Women’s History Month allows us to honor those who came before us and recognize those who continue to make history every day. As two women who hold important roles at Scott Byron & Co., Tina Shaw and Kristy Sheets share not only how they’re using the opportunities provided to them to contribute to a better workplace for their colleagues and produce outstanding work for their clients, but why they feel a responsibility to lead by example.

Not Your Typical Plant Ladies

Tina Shaw, Vice President of Operations

As Vice President of Operations at Scott Byron & Co, Tina manages the company’s construction,

maintenance, purchasing and fleet and facilities teams, which means she oversees anywhere between 80 and 200 people depending on the season. One of the reasons this former entrepreneur was attracted to joining the company in 2012 as a client relations manager is because they make her feel like she’s an integral partner of the business and vested in their success, regardless of her gender.

Tina quickly proved her business acumen. After her promotion to Manager of Flower Operations, she was charged with revamping their flower yard and its logistics. She realized that in order to ramp up their flower business, she’d have to prove to her COO and CFO that they needed to invest a substantial amount to upgrade their flower space. “It was a big purchase and I couldn’t necessarily prove that it was going to create efficiencies, but I knew that it would,” she says.

She presented her proposal. After a few questions and less than an hour later, her proposal was approved. It was then, she said, she knew they respected and trusted her.

Kristy shares a similar sentiment to her boss and has noticed the company actively promotes women to upper levels of management. “They’re not afraid to let women have a hand at running the show,” she says.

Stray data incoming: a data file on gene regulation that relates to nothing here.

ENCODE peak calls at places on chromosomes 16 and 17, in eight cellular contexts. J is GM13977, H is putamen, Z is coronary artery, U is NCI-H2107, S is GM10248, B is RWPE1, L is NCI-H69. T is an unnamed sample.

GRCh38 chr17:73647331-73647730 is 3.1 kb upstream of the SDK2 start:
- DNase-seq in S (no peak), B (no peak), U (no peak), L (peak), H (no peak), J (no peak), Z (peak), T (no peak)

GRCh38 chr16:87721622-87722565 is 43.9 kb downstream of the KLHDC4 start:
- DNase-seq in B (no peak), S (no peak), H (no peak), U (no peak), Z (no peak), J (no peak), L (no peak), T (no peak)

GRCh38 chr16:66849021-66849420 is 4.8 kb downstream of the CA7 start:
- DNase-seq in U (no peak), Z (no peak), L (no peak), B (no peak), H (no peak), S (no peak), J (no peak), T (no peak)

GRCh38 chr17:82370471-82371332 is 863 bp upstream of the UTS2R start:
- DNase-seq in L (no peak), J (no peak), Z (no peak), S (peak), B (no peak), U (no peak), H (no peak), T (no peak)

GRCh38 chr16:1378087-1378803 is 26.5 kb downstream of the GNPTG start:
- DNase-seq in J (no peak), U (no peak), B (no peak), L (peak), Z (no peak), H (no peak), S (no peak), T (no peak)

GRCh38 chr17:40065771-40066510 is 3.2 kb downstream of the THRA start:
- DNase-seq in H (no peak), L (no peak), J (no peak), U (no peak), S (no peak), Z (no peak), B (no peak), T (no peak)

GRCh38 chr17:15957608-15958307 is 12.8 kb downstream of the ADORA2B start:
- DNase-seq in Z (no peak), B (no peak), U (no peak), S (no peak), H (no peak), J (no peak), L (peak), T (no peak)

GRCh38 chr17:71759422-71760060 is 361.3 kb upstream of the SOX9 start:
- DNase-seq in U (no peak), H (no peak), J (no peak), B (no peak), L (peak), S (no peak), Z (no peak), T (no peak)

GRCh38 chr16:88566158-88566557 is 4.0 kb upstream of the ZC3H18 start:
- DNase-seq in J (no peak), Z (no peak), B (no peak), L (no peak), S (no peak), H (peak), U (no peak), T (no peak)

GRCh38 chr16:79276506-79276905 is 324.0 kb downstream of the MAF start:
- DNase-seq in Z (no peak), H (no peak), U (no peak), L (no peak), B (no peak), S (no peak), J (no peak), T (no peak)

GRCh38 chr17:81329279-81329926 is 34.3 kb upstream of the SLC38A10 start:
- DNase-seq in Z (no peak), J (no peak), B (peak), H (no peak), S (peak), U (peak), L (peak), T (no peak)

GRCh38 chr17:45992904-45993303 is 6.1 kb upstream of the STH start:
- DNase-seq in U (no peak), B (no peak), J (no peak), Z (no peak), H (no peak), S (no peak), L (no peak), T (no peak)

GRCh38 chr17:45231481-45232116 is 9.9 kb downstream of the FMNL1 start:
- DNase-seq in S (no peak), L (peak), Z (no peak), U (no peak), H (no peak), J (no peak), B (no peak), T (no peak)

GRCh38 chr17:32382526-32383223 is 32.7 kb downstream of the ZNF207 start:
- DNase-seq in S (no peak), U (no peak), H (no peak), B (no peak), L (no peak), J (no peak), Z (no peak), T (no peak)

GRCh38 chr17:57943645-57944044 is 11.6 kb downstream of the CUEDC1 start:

The horticulturist began her career at Scott Byron & Co. 14 years ago as a project manager. Today, as head of its construction department, she oversees a team of project managers and specialty services staff who are responsible for approximately two-thirds of the company’s revenue. “We build anything from very small planting jobs all the way up to multi million-dollar landscapes, which can include swimming pools, outdoor barbecues, the whole thing,” she notes.

Kristy was attracted to the role because she enjoys watching a project unfold from beginning to end. “I like the idea of starting and finishing a project and moving on to the next one,” she says.

How Women Can Succeed in The Landscape Industry

Tina and Kristy agree that in order to succeed in the landscape industry, women need to sharpen both their soft and hard skills.

“Be patient,” Kristy advises. Rather than jumping in and trying to prove what you know, she recommends taking a step back initially and taking the time to watch, listen and learn. It’s a practice that has served her well.

Tina can’t stress enough the importance of education and, specifically, classes in business. Her degree in business management with a horticulture minor has been key to her success and development as a professional, she says. “It’s great when people attend college to study horticulture but there may come a time in your career that you don’t want to be out doing the work anymore and then you’re hindered because you lack the educational background that companies are looking for to make the jump into a management position or in other business roles,” she adds.

Balancing Motherhood and Role Models

Kristy Sheets

Kristy Sheets, Manager of Construction

As a mother of two boys, ages eight and nine, Kristy doesn’t feel her work has impacted her home life much but she does feel that being a mother has changed her outlook at work. She often thinks about how she’s providing guidance for the project managers and doing what she can to make sure they have what they need.

Tina is inspired by her 13-year-old son. “It’s important to me to be a good example for him of what a woman is, how a woman acts, what a woman can do,” she admits. “And conversely, how he relates to women, how he treats women and what he should expect from women out in the world.”

It’s Not All Roses: These Horticulturists Reveal Their Favorite Flowers

Asking a landscaper or horticulturist their favorite flower is a bit like asking them who their favorite child is.

“I bet you could ask any landscaper a horticulturist what their favorite flower is and you’ll always get ‘this is my favorite right now’ as their answer,” Tina laughs. After years of loving Katsura trees, trees whose foliage offers an array of color throughout the year, she finally planted one in her backyard last year.

In true form, Kristy can’t commit to just one favorite either, but she admits she loves all white flowers.